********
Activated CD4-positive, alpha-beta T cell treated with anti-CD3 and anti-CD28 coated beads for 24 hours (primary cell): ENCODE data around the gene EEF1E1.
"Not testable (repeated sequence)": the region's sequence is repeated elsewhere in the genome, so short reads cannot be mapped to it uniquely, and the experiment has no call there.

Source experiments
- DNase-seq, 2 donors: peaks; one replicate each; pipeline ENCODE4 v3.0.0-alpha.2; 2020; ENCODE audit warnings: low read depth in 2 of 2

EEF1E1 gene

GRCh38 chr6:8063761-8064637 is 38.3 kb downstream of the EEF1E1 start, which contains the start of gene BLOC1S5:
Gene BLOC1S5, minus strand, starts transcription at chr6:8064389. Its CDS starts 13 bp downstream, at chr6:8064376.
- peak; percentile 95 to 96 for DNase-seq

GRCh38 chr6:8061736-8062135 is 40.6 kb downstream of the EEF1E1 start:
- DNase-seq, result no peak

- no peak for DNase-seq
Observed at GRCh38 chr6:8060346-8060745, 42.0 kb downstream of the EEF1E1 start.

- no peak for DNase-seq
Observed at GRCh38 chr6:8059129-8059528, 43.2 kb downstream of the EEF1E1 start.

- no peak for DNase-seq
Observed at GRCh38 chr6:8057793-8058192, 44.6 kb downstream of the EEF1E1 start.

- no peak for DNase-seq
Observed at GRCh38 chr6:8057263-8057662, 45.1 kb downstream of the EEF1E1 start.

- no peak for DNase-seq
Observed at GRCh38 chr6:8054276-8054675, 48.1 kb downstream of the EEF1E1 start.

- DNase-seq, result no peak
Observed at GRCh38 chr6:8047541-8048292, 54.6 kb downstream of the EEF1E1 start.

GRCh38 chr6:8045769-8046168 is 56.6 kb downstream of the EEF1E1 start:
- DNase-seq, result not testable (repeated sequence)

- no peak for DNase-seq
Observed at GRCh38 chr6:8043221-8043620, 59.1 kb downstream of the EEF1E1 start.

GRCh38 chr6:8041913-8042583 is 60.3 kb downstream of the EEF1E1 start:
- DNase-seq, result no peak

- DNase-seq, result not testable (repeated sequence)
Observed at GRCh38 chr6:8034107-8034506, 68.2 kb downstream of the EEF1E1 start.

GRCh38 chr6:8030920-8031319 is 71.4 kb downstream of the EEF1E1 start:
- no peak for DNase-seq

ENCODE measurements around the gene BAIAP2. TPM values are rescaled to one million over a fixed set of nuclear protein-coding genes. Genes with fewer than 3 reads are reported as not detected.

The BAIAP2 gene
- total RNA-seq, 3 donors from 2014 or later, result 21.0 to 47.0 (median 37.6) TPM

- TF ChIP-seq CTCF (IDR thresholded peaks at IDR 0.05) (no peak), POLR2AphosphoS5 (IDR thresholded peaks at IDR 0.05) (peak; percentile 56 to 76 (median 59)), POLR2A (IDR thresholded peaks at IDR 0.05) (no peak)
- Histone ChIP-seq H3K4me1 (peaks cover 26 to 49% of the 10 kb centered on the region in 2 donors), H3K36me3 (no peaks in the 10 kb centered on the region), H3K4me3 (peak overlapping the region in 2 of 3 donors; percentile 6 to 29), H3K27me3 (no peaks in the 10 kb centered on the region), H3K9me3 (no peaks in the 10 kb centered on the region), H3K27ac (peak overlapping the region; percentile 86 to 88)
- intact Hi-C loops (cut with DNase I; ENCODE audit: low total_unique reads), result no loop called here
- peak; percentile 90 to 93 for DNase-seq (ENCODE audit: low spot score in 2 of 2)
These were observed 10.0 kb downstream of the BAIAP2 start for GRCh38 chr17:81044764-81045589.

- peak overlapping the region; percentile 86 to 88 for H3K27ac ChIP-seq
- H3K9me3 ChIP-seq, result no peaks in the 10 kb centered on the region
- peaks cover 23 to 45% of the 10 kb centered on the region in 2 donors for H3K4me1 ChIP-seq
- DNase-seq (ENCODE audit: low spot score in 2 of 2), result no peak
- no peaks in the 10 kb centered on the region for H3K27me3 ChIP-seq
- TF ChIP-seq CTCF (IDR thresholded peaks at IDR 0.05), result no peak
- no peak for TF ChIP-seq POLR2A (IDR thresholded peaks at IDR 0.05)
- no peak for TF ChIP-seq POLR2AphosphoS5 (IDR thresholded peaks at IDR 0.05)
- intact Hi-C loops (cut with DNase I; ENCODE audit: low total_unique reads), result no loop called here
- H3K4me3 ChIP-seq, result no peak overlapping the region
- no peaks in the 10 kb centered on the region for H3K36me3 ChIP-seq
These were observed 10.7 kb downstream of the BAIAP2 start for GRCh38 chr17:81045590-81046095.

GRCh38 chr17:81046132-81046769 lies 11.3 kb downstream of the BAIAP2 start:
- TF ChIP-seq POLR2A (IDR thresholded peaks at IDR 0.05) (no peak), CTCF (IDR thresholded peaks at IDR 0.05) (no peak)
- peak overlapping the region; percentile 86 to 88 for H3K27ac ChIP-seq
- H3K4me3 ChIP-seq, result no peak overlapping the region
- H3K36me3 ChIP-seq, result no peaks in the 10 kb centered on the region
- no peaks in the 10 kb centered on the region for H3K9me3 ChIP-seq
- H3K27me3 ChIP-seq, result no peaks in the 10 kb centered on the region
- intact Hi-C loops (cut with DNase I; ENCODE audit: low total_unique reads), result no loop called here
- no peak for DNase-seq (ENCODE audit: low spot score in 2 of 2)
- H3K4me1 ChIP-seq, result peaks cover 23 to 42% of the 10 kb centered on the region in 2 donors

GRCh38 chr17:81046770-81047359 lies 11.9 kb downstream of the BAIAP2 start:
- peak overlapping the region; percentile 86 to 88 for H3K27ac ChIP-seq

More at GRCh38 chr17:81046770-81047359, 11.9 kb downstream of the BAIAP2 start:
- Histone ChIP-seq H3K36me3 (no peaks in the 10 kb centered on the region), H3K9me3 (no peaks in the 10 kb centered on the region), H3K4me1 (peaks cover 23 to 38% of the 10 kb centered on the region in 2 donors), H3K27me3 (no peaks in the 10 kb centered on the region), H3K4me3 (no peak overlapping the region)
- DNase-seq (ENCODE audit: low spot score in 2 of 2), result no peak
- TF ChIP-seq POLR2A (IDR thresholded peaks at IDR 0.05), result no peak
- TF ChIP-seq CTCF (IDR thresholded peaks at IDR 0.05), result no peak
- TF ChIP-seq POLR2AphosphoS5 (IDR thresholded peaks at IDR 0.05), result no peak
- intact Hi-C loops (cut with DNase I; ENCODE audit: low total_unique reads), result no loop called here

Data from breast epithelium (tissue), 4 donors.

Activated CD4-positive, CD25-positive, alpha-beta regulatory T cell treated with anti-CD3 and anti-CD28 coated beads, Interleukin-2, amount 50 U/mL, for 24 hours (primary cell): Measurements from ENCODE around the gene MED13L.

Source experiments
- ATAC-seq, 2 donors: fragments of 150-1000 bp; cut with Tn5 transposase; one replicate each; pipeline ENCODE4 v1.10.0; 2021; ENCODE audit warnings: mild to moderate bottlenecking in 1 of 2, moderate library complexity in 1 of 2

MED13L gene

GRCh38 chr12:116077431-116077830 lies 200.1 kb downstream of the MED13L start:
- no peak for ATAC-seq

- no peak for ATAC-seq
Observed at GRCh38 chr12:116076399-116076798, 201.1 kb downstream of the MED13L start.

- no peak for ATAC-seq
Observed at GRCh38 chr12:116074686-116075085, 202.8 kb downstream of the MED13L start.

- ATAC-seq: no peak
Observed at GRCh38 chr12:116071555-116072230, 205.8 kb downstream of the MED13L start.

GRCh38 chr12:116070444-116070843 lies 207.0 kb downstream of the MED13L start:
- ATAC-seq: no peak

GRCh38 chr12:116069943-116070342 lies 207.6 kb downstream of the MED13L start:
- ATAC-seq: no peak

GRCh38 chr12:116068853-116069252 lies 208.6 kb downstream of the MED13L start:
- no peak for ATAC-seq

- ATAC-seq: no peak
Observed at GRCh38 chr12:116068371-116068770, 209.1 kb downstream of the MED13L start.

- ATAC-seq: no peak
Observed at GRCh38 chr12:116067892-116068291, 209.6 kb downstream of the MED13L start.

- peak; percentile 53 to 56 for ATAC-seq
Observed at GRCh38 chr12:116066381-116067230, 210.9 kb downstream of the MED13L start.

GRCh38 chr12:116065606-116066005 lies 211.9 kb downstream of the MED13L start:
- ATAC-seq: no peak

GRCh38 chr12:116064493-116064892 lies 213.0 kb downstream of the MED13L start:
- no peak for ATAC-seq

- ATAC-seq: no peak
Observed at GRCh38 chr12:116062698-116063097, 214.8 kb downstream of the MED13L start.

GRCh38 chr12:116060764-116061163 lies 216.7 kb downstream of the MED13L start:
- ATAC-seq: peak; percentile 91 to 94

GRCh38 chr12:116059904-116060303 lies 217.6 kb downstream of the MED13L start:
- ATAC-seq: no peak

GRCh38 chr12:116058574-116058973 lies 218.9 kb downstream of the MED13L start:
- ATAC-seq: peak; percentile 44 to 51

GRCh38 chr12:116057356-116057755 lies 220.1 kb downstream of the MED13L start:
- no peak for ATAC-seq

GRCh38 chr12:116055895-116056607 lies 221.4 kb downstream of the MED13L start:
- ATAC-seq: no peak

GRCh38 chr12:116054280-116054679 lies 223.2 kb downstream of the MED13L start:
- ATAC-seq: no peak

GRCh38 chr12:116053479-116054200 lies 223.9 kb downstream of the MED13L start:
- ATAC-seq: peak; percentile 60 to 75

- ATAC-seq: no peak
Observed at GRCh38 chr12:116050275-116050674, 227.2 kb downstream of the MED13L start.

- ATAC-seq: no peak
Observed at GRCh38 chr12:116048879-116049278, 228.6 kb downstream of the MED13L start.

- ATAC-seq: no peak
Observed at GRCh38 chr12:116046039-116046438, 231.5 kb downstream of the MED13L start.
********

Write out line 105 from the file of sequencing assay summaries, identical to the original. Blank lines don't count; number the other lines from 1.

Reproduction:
GRCh38 chr12:116059904-116060303 lies 217.6 kb downstream of the MED13L start: